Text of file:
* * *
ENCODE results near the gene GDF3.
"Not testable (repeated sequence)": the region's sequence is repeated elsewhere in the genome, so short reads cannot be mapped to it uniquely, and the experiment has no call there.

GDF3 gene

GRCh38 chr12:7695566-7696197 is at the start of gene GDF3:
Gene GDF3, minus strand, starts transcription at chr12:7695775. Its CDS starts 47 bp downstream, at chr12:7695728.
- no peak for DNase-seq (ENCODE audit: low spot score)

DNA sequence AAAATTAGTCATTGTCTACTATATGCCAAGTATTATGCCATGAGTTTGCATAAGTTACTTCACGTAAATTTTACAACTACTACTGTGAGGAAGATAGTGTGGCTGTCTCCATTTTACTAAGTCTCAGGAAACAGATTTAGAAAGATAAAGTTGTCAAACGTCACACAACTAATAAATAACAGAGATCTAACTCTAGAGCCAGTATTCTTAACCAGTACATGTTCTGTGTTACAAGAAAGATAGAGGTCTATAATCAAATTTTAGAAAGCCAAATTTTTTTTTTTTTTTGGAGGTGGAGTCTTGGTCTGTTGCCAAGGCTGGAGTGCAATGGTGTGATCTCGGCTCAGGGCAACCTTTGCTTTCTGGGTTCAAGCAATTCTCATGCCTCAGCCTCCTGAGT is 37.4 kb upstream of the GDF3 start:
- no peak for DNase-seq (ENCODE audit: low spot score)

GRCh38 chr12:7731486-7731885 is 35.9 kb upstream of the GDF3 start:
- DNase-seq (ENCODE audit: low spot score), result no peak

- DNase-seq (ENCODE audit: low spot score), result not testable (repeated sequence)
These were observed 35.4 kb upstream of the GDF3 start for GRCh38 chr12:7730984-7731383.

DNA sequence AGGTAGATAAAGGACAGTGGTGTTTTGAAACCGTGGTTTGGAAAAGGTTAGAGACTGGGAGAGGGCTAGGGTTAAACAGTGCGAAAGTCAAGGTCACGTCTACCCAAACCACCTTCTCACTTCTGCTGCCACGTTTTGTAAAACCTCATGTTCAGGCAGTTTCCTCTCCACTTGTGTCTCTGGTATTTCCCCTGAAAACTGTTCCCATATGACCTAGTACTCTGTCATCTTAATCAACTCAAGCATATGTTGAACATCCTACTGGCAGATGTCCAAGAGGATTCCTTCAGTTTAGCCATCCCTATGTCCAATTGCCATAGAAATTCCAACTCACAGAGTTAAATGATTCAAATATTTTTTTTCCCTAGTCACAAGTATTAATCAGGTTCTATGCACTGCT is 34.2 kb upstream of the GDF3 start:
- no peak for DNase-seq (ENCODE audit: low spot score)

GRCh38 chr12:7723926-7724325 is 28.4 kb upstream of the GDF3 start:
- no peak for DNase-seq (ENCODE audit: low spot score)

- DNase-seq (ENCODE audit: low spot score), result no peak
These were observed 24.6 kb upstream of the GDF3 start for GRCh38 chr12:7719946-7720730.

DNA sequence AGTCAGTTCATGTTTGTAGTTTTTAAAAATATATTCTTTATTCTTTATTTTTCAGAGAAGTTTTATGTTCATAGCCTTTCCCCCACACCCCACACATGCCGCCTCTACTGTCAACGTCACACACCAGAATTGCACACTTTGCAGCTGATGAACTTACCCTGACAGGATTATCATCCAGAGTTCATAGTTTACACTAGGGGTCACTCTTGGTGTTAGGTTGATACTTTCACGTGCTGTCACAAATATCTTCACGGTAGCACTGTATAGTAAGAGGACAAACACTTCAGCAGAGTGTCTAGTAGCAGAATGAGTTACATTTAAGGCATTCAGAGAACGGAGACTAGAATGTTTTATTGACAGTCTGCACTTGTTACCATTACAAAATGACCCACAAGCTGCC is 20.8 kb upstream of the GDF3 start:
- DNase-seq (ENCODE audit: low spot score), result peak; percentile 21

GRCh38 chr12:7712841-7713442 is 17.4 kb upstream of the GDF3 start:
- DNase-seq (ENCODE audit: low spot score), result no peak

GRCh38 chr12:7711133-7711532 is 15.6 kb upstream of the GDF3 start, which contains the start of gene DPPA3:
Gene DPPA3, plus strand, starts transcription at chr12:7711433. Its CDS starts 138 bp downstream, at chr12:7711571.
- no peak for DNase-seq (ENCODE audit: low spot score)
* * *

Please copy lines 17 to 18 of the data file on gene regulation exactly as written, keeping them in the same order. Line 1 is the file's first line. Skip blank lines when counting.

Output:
- DNase-seq (ENCODE audit: low spot score), result no peak
These were observed 24.6 kb upstream of the GDF3 start for GRCh38 chr12:7719946-7720730.